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Pre-Workout Snacks Increase Calorie and Fat Burn
Scientists, more and more, are taking the guess work out of what to eat before working out. Kyle J. Hackney, M.Ed, Department of Exercise Science, Syracuse University, Syracuse, NY, and his colleagues investigated the effect of eating protein or carbohydrate 20 minutes before heavy resistance training.
Strength training stimulates post-workout calorie burn (metabolism) two ways. First, the body has to work overtime to replenish fuel, and secondly, the body also has to put extra effort into rebuilding muscle tissue. Both carbs and fat are burned in the process.
Hackney and his team predicted that the protein snack would increase metabolism more than the carb snack, theorizing that extra protein would encourage added muscle formation. That appeared to be true at 24 hours, but not at 48 hours.
The study measured calorie burn two ways: Resting energy expenditure (REE) and respiratory exchange ratio (RER). (No attempt was made to differentiate between the metabolic effects of the snacks and the workout.)
REE is what you'd assume. It represents the minimum amount of energy required to maintain cellular processes at rest. It has been estimated to account for 60% to 70% of total energy expenditure. (Total energy expenditure would include active states.) Energy expended for muscle rebuilding is estimated to account for up to 20% of REE in well-trained athletes. An increase in post-workout REE would influence energy balance and body composition.
RER is less straightforward. A decrease in RER means an increase in fat burn.
Respiratory exchange ratio (RER) refers to the amount of oxygen inhaled in relation to the amount of carbon dioxide exhaled. The ratio indicates whether carbohydrate or fat is being used to supply the body with energy. A low ratio means fat is being burned, and a high ratio means carbs are the predominant source of energy. (Fat can only be burned in the presence of oxygen; carbs are burned when the oxygen supply is depleted.)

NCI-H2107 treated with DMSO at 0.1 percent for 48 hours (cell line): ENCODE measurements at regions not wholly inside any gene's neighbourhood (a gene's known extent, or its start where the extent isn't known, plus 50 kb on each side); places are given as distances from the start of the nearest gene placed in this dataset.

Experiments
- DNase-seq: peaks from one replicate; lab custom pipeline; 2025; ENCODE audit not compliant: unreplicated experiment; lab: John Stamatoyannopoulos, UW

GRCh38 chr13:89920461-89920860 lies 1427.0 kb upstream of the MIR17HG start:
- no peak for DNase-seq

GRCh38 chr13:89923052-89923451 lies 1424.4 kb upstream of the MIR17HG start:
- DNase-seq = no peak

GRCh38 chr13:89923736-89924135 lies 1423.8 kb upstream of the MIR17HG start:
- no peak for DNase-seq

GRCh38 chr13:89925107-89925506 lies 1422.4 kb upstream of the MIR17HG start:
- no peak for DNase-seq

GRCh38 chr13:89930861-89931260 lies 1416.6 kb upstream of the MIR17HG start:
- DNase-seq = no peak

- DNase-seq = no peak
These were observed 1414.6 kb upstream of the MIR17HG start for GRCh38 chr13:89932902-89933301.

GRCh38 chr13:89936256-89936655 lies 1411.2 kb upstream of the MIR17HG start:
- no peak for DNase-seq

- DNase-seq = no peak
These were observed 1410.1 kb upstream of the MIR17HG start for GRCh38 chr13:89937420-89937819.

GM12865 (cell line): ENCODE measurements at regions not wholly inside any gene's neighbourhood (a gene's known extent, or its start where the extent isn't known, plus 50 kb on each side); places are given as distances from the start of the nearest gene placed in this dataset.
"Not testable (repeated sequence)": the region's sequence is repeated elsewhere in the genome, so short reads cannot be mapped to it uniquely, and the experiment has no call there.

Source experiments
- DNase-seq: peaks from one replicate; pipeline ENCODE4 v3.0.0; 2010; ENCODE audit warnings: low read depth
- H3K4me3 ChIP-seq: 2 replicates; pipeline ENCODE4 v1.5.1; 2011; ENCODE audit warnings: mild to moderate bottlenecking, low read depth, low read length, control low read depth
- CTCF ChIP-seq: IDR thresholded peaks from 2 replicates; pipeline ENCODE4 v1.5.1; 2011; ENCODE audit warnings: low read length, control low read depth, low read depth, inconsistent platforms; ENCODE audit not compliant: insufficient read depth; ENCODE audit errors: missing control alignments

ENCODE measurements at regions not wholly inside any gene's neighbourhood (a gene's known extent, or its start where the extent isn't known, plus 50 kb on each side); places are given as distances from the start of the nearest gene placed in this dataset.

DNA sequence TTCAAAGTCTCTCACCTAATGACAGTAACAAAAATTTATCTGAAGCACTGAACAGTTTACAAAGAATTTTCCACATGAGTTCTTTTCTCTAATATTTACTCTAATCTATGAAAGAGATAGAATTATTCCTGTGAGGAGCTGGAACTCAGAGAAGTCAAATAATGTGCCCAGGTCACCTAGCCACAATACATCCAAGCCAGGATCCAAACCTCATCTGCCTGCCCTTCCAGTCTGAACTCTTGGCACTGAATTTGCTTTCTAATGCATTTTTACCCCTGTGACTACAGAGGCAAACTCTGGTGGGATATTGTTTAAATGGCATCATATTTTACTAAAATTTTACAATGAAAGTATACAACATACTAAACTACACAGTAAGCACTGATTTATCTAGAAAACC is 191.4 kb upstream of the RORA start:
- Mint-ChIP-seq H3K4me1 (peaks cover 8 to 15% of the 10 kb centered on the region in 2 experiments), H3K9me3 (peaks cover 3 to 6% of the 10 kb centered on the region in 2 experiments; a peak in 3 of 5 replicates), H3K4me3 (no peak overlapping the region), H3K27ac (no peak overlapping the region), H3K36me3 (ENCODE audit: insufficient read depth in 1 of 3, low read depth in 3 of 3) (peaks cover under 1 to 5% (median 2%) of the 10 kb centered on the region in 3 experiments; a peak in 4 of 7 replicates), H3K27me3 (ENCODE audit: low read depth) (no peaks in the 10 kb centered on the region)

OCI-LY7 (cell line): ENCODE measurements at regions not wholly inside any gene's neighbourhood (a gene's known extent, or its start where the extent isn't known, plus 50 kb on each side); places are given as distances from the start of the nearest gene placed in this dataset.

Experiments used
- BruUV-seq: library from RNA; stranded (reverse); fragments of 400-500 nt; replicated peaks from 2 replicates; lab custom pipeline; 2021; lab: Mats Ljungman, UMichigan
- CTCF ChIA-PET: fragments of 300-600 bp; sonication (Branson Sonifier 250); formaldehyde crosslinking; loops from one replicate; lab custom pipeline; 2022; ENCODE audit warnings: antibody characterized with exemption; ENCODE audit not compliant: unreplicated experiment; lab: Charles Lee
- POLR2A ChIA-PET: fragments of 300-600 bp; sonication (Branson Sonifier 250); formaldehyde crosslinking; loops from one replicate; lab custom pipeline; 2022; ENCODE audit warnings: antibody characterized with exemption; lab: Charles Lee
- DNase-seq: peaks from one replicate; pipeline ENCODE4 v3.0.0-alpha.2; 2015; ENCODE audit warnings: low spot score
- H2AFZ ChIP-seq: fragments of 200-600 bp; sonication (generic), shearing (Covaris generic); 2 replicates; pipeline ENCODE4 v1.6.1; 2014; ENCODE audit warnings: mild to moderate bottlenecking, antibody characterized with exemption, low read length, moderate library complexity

Respiratory exchange ratio (RER) is normally about 0.8 at rest.
An RER of 0.70 indicates that fat is the predominant fuel source, 0.85 suggests a mix of fat and carbohydrates, and a value of 1.00 or above says that carbohydrate is the predominant fuel. (These figures come from Wikipedia.)
The study found that both protein and carb pre-workout snacks increased resting energy expenditure (REE) and decreased respiratory exchange ratio (RER). Here’s how they did it, what they found, and what it means.
Eight resistance trained subjects (five men and three women) participated in a double-blind two-trial crossover designed study; double-blind means neither researcher or subject knew which snack was consumed. REE and RER were measured (7:00 a.m.) on four consecutive days. On the second day (after measurements), subjects consumed 376 calories of either protein (18 g of whey protein, 2 g of carbohydrate, 1.5 g of fat) or carbohydrate (1 g protein, 19 g of carbohydrate, 1 g of fat) 20 minutes before a single bout of heavy resistance training (whole body, nine exercises, 4 sets, 70%-75% of 1-rep max). REE and RER were measured again at 24 and 48 hours (days 3 and 4) after the workout.
During trial 2, at least 30 days later, the same protocol was followed, except subjects consumed the other snack before the workout. If they had the protein snack before, they had the carb snack the second time around.